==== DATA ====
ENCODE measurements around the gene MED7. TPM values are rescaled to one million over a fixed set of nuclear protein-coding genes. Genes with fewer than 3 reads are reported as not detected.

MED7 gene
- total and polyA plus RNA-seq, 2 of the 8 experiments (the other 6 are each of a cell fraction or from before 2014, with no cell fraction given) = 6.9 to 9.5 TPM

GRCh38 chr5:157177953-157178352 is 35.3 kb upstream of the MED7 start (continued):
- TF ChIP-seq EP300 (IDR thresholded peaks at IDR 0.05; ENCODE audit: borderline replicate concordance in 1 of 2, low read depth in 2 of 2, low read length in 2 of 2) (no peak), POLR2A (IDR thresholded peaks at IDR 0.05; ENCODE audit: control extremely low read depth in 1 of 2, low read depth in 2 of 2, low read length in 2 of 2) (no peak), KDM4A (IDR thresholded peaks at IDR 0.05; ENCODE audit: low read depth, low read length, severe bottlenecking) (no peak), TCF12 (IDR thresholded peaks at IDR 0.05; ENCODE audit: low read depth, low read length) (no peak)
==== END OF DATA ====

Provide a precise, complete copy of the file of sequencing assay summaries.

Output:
ENCODE measurements around the gene MED7. TPM values are rescaled to one million over a fixed set of nuclear protein-coding genes. Genes with fewer than 3 reads are reported as not detected.

MED7 gene
- total and polyA plus RNA-seq, 2 of the 8 experiments (the other 6 are each of a cell fraction or from before 2014, with no cell fraction given) = 6.9 to 9.5 TPM

GRCh38 chr5:157177953-157178352 is 35.3 kb upstream of the MED7 start (continued):
- TF ChIP-seq EP300 (IDR thresholded peaks at IDR 0.05; ENCODE audit: borderline replicate concordance in 1 of 2, low read depth in 2 of 2, low read length in 2 of 2) (no peak), POLR2A (IDR thresholded peaks at IDR 0.05; ENCODE audit: control extremely low read depth in 1 of 2, low read depth in 2 of 2, low read length in 2 of 2) (no peak), KDM4A (IDR thresholded peaks at IDR 0.05; ENCODE audit: low read depth, low read length, severe bottlenecking) (no peak), TCF12 (IDR thresholded peaks at IDR 0.05; ENCODE audit: low read depth, low read length) (no peak)